For years United Airlines has been inviting customers to come fly the friendly skies. Video of a 69 year old doctor being dragged off a flight isn’t very friendly.

Get the facts quickly

This isn’t the first badly managed crisis and it won’t be the last.

Dreamworld theme park is another example of a poorly managed crisis response.

When customers tragically died after a ride malfunctioned, Dreamworld announced it would quickly reopen, failed to directly communicate with all victim’s families and held its AGM.

It all looked insensitive and Dreamworld felt the public’s wrath.

During a crisis, leaders need to have appropriate comments sorted very quickly.

It’s absolutely essential that the facts are gathered quickly when a crisis hits. But be cautious making any public comments until all the facts have been gathered and the picture is totally clear.

In the early stages you can quickly express empathy and you should treat everyone involved in the incident fairly and compassionately.

United Airlines Crisis Response – An Epic Mistake

When all of the facts were considered in United’s passenger dragging crisis, it was clear that the airline’s overbooking procedures had failed.

Weeks after the crisis, United’s CEO testified at a congressional hearing that the incident was “a mistake of epic proportions”.

But United’s crisis response immediately following the incident was also a mistake of epic proportions.

Had United initially been more empathetic, the incident, not the crisis response would have been the story.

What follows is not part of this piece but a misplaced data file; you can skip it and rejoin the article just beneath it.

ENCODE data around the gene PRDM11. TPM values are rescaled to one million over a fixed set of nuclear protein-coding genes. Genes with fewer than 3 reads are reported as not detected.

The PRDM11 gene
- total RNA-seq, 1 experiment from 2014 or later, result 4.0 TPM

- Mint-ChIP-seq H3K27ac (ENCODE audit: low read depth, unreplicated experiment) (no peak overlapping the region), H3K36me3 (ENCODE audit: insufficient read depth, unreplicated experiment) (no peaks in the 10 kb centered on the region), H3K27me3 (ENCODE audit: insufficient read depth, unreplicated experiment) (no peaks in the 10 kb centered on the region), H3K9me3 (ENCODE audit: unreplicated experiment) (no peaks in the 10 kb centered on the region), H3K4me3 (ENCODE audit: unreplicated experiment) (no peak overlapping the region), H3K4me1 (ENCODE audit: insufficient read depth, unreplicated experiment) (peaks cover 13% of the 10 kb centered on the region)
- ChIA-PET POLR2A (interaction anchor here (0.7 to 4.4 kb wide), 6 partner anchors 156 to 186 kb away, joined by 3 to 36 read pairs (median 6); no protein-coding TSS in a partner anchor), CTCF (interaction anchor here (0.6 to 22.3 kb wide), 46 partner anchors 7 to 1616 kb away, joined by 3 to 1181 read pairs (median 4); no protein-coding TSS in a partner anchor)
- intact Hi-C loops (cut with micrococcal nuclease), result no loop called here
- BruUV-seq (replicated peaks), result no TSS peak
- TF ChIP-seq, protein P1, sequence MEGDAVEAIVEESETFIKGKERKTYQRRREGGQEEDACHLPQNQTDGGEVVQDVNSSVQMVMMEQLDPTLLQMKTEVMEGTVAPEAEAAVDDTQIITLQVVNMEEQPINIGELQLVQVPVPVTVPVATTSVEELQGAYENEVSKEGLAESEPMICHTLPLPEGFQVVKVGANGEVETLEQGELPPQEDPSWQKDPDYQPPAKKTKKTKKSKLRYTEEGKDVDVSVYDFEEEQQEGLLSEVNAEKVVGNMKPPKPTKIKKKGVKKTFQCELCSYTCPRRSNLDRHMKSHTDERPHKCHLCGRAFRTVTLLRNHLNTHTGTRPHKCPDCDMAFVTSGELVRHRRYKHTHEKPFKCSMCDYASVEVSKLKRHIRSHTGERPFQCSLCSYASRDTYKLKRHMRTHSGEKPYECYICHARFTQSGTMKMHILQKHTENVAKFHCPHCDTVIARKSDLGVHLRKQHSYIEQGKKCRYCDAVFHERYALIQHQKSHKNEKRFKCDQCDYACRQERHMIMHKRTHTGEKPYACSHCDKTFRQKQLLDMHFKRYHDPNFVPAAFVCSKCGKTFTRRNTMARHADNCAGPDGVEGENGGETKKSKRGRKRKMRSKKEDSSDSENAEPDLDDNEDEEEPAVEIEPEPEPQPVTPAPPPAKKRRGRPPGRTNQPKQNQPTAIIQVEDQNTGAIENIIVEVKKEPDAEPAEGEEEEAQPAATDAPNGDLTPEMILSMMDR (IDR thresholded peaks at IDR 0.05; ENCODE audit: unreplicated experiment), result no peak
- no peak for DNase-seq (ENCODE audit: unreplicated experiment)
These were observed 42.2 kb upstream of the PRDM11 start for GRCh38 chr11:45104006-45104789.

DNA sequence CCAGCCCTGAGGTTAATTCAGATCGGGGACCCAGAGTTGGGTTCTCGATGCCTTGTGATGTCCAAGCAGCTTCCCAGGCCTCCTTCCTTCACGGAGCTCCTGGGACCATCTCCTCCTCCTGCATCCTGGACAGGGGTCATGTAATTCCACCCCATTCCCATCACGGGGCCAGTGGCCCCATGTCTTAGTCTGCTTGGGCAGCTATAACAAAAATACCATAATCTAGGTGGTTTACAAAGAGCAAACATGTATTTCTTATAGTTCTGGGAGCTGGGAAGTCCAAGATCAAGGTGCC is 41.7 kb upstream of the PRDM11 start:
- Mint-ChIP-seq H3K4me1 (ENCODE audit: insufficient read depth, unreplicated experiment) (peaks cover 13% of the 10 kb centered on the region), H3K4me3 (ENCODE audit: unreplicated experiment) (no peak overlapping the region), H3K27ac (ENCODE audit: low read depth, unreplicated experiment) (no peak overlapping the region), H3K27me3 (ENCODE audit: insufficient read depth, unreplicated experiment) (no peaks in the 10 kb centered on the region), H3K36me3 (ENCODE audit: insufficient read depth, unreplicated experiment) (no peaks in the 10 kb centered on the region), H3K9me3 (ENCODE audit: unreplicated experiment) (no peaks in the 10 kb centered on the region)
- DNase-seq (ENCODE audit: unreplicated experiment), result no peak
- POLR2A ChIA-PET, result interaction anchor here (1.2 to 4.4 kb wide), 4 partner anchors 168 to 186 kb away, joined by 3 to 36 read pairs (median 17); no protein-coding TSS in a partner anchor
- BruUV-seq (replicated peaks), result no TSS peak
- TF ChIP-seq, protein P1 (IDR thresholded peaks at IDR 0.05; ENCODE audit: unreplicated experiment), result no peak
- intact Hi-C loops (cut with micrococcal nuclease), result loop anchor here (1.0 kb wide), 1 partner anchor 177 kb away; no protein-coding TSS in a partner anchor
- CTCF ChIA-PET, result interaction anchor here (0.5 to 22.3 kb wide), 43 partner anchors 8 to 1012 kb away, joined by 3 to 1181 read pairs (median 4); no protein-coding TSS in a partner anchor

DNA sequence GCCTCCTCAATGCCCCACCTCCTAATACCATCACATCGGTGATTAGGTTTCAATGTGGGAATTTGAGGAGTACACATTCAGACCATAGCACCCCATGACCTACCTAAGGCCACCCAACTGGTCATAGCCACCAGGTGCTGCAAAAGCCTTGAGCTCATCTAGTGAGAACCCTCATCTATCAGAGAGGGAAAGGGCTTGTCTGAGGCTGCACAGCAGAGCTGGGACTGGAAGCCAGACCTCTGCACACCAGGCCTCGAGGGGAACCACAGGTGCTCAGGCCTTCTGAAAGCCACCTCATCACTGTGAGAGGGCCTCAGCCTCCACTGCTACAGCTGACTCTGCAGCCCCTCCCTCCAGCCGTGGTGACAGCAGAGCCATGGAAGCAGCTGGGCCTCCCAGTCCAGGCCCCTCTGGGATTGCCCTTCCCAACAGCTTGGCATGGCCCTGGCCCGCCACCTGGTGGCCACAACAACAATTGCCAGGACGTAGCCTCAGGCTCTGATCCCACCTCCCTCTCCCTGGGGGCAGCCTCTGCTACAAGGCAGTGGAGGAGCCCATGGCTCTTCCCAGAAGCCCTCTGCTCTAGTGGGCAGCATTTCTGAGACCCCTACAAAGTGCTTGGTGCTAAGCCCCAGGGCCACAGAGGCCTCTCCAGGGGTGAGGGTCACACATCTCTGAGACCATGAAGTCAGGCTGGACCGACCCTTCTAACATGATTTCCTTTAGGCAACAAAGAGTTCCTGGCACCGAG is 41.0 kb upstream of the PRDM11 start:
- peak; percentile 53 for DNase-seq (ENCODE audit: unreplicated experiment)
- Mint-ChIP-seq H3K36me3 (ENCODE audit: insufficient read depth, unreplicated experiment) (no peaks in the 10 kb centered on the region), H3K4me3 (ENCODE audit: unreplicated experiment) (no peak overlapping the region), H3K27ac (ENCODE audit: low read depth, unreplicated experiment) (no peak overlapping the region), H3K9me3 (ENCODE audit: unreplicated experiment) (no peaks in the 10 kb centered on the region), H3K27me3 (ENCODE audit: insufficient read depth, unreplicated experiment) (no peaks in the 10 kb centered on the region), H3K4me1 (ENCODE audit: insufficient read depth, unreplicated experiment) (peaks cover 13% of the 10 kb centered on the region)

Information Only

Any information presented on our website is of a general nature only and is not intended as a substitute for professional advice.

Further Assistance

If you want to know more about engaging with the media, contact Corporate Media Services for more information about our media training programs and services. Email your enquiry now to or call 1300 737 913


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United Airlines


Dreamworld’s Crisis Communications Nightmare

By Doug Weller


The company logo says it all ‘Dreamworld Happiness’.

It’s all about fun, happiness, and good times’.

Many Australians have wonderful memories of Dreamworld.

Maybe that’s why the tragic accident that happened at Dreamworld shocked the public and impacted families nationwide.

This was a high profile and very newsworthy incident. It ran on local and international media for days.

Media reporting and scrutiny was fast. As you would expect journalists were quickly at the scene wanting details. Live crosses were the order of the day.